• Phillip Jauregui

Justice Thomas on Attacks Against Judges with Religious Faith

Updated: Apr 26, 2019


The persecution of Christians is as old as it is evil; we’ve seen it throughout history and we continue to see it today. There is a particularly hateful strain that seeks to bar Christians from serving in political office and judicial office.


In a recent speech at Pepperdine University School of Law, Justice Clarence Thomas was asked about attacks against people of faith and specifically about Democrat Senator Diane Feinstein’s attack against Judge Amy Coney Barrett where Feinstein told Barrett: “the dogma lives loudly within you [Barrett] and that’s of concern.”


The “dogma” Feinstein was referring to was Barrett’s Christian faith, and Feinstein shockingly asserted that the existence of Christian faith in a judge is “concerning.”


Justice Clarence has a different view and, thankfully, he has the courage to say so. He addressed Feinstein’s attack by stating: “I thought we got away from religious tests.”


He continued with a logical explanation as to why he believes Christians are better positioned than atheists to be faithful judges.


“If you are an atheist what does an oath mean?

If you are a Christian and you believe in God, what does an oath mean?

You say at the end of it ‘so help me God.’ …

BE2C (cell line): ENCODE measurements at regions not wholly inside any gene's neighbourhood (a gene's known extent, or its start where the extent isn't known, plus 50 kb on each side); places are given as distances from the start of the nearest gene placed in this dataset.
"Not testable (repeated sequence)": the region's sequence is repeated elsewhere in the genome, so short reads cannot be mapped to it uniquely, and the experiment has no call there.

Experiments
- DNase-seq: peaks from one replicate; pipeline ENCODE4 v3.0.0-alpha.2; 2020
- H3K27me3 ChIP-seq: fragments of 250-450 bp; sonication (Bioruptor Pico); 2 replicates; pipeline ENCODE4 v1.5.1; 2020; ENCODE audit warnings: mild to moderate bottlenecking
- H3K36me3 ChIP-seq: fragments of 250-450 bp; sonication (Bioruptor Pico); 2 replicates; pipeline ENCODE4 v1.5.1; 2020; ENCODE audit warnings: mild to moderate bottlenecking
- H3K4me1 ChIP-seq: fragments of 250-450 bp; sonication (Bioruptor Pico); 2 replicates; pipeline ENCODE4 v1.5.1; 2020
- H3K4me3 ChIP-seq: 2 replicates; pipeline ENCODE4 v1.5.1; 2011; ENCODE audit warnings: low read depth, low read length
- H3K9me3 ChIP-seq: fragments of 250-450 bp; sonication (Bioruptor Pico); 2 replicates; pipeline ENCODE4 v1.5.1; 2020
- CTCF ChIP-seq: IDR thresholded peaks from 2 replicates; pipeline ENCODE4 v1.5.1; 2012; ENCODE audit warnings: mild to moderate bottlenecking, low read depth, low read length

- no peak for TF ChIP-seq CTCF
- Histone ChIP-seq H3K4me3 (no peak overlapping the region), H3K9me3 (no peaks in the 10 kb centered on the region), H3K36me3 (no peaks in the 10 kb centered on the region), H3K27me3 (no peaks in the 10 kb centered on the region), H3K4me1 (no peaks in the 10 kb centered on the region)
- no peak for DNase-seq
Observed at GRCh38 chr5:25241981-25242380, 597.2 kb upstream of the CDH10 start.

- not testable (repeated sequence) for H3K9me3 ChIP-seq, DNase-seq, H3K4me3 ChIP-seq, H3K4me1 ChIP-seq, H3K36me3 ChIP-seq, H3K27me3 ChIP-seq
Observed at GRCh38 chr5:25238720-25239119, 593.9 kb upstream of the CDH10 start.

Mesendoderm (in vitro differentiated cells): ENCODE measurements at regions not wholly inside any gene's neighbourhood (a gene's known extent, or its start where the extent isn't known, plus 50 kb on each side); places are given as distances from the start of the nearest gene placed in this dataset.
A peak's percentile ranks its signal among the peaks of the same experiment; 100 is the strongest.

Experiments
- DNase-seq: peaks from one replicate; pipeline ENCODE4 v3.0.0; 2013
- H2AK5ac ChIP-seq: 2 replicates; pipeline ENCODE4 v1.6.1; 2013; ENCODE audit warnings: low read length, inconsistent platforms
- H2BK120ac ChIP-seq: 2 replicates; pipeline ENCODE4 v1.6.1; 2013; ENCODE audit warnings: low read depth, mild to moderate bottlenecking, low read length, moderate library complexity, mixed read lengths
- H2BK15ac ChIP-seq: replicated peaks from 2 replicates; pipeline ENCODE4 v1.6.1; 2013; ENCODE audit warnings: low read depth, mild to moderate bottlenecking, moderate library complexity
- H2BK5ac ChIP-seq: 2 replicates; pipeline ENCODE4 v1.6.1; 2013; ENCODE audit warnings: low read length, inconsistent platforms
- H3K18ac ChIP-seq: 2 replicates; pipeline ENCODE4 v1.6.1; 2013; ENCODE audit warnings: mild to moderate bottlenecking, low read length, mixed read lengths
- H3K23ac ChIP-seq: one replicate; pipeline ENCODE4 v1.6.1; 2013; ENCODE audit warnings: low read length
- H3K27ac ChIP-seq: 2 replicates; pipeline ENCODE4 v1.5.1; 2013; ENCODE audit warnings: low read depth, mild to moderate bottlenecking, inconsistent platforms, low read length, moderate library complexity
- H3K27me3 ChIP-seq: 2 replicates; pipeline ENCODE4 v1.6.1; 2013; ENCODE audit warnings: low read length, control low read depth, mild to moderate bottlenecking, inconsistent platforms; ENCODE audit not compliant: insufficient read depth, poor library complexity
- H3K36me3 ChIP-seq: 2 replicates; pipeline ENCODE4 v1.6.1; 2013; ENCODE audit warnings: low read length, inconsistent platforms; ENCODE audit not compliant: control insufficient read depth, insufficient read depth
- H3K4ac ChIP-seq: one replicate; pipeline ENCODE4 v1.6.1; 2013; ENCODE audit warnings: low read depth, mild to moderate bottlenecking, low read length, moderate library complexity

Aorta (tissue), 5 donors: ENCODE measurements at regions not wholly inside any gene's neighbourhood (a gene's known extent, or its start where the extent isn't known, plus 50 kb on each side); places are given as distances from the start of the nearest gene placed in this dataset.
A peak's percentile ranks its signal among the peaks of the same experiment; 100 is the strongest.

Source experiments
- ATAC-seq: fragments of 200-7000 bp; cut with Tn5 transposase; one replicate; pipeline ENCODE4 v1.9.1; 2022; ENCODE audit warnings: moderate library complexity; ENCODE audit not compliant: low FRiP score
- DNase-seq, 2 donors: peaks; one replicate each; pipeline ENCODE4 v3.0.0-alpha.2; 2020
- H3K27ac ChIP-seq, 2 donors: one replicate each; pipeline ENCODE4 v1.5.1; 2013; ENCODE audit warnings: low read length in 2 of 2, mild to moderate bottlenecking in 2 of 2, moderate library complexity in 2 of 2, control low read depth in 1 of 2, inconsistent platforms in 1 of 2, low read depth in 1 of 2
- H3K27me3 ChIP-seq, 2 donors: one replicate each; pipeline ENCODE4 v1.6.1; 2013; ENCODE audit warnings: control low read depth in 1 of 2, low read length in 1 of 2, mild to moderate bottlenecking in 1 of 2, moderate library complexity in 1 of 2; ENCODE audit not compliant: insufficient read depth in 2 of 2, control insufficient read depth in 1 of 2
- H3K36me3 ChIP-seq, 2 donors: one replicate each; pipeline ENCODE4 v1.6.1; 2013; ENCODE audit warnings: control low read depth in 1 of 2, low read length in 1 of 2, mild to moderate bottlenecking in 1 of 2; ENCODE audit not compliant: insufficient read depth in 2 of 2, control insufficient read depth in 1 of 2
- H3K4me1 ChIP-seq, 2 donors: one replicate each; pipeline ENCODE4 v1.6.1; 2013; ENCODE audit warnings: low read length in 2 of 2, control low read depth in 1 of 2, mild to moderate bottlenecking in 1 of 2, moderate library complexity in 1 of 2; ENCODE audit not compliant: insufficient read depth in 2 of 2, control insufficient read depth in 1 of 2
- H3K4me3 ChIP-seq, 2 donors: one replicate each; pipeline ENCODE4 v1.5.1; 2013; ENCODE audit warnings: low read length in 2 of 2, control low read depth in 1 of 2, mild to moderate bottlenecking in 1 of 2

Not only doesn’t [faith in God] interfere or in any way – it actually

enhances your view of the [judicial] oath.”


Thomas also explained the impact that religious faith has in keeping judges humble and preventing them from imposing their personal views on others through activist judicial opinions.


“I think the danger in that [Supreme Court] building,

if you do not have humility or find it someplace,

it can – your ego can really expand quickly.”

….

“If you start the day on your knees,

you approach your job differently …. I think faith actually allows you,

and strengthens you, encourages you, sustains you and

orders your life in a way that you do your job better.” (Emphasis added.)


Thomas makes the point that not only is faith in God not detrimental to the judicial role, but it can actually enable one to be a better judge.


Thank God for Justice Thomas. He is a man who understands his Constitutional judicial role, is humble enough to limit his own powers, and has the courage to defend the positive impact his Christian faith has on the performance of his judicial duties.


Dear Lord, please send us more judges like Clarence Thomas who allow Your presence to live loudly within them.



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